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Always read between the lies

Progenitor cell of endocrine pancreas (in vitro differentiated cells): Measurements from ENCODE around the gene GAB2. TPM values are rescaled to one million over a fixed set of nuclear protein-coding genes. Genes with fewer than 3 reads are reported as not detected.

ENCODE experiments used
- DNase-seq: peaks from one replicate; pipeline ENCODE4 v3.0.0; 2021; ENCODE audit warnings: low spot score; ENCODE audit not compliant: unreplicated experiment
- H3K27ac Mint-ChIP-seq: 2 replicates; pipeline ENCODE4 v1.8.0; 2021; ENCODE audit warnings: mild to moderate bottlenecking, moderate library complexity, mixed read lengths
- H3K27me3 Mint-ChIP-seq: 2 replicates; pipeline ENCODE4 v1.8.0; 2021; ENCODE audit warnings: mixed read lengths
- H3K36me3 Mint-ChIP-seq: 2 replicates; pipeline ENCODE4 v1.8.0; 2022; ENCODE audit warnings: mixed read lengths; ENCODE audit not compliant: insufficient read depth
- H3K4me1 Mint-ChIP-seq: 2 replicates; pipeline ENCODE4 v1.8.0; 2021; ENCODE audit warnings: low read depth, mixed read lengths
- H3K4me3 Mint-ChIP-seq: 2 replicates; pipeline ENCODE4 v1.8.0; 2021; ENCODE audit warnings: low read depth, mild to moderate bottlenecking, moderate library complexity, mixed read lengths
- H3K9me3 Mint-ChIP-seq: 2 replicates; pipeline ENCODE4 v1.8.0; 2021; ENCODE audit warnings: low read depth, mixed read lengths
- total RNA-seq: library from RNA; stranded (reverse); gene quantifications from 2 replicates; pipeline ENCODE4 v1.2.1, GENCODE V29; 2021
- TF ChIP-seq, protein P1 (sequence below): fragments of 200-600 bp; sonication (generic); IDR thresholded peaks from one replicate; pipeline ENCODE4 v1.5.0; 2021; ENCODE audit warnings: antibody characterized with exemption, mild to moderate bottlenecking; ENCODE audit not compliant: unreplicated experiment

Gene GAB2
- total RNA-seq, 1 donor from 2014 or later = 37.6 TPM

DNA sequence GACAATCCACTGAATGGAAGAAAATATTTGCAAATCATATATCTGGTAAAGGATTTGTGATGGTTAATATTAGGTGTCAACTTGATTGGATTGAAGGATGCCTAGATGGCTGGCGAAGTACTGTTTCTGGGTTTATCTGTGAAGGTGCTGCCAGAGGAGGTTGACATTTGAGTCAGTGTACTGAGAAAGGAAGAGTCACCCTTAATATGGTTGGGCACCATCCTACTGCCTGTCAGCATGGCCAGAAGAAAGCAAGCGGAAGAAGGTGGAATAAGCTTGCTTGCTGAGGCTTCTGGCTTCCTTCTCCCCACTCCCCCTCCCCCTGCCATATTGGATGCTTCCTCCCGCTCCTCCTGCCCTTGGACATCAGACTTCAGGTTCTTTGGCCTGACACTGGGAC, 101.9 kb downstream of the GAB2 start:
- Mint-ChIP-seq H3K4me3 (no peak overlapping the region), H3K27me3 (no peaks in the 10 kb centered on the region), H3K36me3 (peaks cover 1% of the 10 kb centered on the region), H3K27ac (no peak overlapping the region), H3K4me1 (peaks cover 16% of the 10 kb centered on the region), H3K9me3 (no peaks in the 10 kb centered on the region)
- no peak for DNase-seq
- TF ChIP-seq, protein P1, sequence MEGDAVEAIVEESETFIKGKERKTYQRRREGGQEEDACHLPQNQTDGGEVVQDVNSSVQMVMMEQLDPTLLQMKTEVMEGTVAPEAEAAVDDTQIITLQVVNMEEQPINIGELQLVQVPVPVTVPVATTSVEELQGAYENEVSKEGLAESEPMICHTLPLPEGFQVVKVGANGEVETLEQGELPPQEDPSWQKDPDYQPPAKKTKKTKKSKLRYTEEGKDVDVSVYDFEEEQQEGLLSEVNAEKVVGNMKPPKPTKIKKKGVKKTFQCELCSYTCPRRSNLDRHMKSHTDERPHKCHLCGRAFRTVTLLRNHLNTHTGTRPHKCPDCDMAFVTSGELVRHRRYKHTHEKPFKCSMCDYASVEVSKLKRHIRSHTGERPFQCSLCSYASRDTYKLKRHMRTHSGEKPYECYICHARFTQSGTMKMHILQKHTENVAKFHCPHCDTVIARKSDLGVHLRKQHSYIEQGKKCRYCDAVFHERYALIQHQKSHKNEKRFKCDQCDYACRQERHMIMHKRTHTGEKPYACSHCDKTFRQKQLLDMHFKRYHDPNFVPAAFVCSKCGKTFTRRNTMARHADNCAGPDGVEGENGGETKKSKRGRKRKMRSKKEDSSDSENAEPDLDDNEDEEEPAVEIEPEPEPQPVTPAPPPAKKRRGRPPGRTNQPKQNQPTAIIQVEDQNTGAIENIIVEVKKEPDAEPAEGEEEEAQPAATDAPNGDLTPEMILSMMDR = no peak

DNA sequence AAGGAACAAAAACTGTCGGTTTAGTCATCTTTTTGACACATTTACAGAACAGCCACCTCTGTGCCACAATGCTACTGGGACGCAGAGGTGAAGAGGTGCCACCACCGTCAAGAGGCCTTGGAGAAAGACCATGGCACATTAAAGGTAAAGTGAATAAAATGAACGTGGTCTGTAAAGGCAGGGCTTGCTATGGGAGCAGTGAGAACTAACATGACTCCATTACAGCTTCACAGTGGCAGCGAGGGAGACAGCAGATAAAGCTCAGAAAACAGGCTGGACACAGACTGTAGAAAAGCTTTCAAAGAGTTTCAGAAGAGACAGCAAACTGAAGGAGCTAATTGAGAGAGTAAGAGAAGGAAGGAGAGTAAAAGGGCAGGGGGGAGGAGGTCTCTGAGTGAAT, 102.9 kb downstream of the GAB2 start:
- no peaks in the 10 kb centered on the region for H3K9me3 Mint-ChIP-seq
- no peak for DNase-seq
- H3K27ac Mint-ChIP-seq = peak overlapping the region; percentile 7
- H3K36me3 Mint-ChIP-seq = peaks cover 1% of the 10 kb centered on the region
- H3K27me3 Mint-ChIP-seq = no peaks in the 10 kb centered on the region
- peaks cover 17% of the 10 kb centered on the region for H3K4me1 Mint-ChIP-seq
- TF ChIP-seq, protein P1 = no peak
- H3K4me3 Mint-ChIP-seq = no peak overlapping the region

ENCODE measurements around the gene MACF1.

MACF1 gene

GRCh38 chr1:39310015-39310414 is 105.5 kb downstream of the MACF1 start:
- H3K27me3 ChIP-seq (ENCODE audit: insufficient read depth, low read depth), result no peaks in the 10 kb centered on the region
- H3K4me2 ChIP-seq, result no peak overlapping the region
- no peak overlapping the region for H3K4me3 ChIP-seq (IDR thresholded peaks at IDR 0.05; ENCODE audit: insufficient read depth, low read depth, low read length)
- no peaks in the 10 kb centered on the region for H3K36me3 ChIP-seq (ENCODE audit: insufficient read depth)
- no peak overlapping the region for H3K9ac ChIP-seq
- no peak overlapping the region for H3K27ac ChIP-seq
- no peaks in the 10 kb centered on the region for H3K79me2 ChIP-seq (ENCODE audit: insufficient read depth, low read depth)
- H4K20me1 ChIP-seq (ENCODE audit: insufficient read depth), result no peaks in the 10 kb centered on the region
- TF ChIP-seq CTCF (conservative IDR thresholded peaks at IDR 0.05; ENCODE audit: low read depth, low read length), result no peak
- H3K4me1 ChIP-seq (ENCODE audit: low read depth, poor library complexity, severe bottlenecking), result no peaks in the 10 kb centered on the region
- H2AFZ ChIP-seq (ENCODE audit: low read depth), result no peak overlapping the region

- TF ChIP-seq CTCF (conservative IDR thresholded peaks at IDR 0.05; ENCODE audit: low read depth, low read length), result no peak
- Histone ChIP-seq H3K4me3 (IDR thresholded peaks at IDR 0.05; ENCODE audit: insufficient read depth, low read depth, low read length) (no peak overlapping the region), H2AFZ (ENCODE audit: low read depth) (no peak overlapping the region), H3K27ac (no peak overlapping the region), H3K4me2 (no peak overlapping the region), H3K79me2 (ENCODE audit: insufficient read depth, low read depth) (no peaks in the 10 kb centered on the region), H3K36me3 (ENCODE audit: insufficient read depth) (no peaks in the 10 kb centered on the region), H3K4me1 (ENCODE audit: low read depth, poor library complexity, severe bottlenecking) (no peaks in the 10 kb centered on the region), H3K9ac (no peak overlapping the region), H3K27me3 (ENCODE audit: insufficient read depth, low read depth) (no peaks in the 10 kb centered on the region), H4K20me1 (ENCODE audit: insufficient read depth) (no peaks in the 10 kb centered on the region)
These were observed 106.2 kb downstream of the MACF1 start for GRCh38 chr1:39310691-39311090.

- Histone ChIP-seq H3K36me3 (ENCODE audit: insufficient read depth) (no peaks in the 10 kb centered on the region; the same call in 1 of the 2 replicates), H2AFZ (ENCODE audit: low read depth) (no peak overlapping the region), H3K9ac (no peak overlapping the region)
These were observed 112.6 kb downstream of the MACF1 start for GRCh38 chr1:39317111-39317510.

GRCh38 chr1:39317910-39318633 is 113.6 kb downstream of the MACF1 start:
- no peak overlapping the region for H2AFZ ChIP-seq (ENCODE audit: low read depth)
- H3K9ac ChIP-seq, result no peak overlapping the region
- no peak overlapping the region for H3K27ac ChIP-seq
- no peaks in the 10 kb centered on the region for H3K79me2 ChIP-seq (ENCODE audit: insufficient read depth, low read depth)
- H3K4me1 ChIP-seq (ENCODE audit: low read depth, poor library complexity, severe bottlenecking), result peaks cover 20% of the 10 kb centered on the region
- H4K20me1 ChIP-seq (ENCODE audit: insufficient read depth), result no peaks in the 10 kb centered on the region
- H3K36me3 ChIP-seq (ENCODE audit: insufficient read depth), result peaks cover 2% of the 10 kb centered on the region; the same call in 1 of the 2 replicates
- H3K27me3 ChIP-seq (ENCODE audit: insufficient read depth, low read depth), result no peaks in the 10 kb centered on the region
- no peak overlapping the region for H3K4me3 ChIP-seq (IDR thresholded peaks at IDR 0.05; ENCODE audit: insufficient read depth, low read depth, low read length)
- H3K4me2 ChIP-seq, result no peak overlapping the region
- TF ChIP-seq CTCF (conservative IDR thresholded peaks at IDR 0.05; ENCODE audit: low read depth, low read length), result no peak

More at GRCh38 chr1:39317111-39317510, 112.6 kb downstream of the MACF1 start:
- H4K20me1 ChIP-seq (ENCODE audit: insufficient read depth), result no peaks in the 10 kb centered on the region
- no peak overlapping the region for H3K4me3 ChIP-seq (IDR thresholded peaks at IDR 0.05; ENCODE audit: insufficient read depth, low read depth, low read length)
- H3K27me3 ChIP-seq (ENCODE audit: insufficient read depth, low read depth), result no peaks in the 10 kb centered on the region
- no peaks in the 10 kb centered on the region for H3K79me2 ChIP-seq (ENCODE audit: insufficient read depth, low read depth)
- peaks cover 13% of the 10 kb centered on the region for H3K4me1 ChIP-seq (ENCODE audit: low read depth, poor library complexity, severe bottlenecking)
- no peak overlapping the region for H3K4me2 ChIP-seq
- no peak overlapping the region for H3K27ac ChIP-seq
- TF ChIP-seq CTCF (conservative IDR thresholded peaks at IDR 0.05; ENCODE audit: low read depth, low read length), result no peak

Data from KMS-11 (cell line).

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A recent New York Times headline blared some comforting news ... comforting to the pesticide industry, that is. It read: "Chemicals on Food? A Panel of Experts Finds Little Danger." Before you stop shopping for organic food you might want to take a deeper look into the issue than either the Times or these experts did. You'll find that this particular panel of scientists looked only at studies involving the cancer-causing impacts of one chemical at a time, rather than the real life situation in which our families are exposed to a toxic stew of hundreds of synthetic chemicals in our dinner. It's this mix that is so deadly, and we consume it tiny bit by tiny bit, day after day. Also, the so-called experts looked only at adult exposure, failing to consider that out babies and children are far more vulnerable to these poisons in their diet. Nor did they acknowledge that thousands of the pesticides have not even been tested for their long-term health impacts, and that government testing methods do not identify more than one half of the chemical residues found on our food. Why such sloppy work? One reason is that the panel was as contaminated as our food supply. Three of its members had direct ties to such industry front-groups as the Sound Science Coalition and Food Safety Council. Their names might seem innocent, but these groups are financed by the very companies profiteering from putting more chemicals in our food. Likewise, people who presented "evidence" to the panel hailed from Monsanto and other industry groups. And if this isn't enough to taint the process, there is the added fact that the panel 's study was substantially funded by Nabisco Foods and the American Health Council. Remember the old adage: "He who pays the piper calls the tune." Remember, even when The New York Times claims that poisons are safeâ?¦always read between the lines.

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